Is Boston following Chicago and San Francisco?
To the Editor,
It seems Beacon Hill has succumbed to the new national pastime, criminal behavior. In less than a week eight businesses were broken into, as if the cost of doing business here is not high enough. On the same day of the most recent break-in, around 5:30pm on Thursday, August 24th there is a young girl spray painting graffiti on the Charles Street side of our beloved Gary Drug. Bystanders just walked by as if it is just a normal thing. Thankfully, a few business people came out of their shops and removed the spray can from the perp’s hands. Who could do such a thing? Not sure, she was wearing an N95 mask outdoors. Apparently, the post-pandemic trend is to continue to dress like bank robbers in public and be allowed to do so. Something needs to change. Mayor Wu is our very own Lori Lightfoot, soft on crime and heavy on bike lanes. Walking through the public garden early in the morning is no longer a relaxing experience since the homeless have decided to set up encampments along the lagoon without any intervention from police or the Friends of the Public Garden. I guess everyone deserves a right to waterfront property. The sad truth is the daily violence and shootings that plague parts of the city most of us ignore, is coming to our own backyard. Time to wake up. We need community policing and more importantly, we need to restore respect for those officers.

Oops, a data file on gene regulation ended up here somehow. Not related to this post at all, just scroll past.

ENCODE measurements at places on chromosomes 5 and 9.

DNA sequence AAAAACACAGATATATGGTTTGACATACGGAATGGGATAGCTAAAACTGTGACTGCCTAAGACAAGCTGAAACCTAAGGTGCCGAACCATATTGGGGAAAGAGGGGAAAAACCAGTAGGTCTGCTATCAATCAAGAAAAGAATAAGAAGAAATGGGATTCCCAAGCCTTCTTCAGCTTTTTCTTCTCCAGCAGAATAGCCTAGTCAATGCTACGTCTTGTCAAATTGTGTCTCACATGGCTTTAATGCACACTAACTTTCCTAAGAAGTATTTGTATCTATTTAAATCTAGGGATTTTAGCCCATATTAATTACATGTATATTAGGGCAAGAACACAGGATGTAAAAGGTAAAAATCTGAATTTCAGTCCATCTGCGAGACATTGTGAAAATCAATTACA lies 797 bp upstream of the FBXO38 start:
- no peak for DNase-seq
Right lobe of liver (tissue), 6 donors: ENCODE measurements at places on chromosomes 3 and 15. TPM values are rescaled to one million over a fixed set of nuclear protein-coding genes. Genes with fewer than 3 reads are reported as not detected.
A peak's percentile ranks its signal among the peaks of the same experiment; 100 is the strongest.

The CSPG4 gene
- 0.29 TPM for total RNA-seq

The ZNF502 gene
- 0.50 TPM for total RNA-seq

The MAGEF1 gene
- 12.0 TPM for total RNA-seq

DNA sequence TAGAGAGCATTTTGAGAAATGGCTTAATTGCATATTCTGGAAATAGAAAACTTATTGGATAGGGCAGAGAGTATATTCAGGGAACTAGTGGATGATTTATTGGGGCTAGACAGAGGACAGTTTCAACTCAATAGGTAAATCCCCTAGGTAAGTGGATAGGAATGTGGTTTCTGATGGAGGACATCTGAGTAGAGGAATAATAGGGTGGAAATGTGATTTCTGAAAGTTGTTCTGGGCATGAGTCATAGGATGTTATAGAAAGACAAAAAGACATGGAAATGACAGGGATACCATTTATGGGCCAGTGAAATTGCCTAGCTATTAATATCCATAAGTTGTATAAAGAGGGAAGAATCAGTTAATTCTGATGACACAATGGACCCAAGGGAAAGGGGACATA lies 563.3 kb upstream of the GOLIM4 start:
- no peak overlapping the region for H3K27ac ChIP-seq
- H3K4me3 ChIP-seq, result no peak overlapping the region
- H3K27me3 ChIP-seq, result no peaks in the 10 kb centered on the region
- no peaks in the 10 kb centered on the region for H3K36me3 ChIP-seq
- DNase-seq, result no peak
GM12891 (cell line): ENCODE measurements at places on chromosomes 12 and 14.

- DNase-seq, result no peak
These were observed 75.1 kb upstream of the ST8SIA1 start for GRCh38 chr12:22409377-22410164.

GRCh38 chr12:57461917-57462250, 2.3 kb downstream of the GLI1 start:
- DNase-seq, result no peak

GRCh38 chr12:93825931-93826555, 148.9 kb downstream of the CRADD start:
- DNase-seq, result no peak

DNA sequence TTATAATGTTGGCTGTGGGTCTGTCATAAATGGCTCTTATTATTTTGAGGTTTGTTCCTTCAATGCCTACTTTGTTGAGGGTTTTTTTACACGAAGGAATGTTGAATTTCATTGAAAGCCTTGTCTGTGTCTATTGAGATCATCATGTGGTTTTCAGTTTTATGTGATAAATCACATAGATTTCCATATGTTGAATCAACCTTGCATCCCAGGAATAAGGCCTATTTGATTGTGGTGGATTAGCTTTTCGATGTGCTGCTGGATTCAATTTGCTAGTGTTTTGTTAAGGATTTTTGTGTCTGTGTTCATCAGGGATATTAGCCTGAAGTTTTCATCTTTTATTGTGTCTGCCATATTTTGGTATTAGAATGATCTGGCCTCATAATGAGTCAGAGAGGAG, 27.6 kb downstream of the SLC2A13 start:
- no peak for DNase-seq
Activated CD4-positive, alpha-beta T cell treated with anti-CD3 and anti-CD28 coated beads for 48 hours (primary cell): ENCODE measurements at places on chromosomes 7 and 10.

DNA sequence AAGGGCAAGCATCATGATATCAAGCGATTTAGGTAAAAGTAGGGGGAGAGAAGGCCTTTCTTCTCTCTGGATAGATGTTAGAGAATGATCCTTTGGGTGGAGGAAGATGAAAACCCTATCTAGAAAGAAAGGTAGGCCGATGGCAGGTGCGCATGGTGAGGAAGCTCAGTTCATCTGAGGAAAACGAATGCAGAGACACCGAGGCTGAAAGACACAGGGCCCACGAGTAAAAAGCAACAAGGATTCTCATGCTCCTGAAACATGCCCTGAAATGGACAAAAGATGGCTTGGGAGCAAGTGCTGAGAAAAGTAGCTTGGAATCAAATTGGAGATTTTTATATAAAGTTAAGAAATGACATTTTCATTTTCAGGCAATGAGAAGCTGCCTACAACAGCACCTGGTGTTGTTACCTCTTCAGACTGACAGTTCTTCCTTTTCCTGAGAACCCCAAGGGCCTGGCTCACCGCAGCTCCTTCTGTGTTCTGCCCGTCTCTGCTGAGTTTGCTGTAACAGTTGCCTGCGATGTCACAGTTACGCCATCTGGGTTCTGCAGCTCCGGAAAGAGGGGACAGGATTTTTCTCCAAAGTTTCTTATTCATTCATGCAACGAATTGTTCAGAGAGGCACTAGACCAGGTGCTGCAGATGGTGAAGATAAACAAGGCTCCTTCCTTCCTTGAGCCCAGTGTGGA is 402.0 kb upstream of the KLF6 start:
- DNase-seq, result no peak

Thank You, Gaslight Workers
To the Editor,
On Saturday, August 26, at 7:30 a.m., a small crew arrived in two City Trucks, to repair three gaslights with new mantels and new glass. Usually done quickly, and without being noticed by neighbors, photos captured the process this Saturday.
“Iconic” to Boston neighborhoods like Beacon Hill, gaslights ‘Boston-brand’ many photos, and we celebrate them with holiday garlands in Winter. Gaslights are an increasing rarity in Boston with their very thin mantels enclosing the gas to make it look like there are two or three bulbs in the lamp. Within the recent past they are slowly being replaced by electric lookalikes in areas like Bay Village as the gas can impact the health of trees and people, and the maintenance is expensive.
How rarely we manage to personally thank the City workers who help us have good light at night. So these photos are our thank you to the City, and to the leader of the crew, Gas lamp inspector Shawn Reid, supported by Dennis Huynh, street lighting engineer, and Jay Barbosa, a new maintenance mechanic.
Karin A. Dumbaugh
Flynn Organizes Trainings on Ethics, Civility, Professionalism
To the Editor,
During his term in leadership at the Council over the last twenty months, Boston City Council President Ed Flynn has organized a series of training sessions with colleagues and staff aimed at encouraging civility and professionalism, as well as abiding by state ethics laws and other regulations.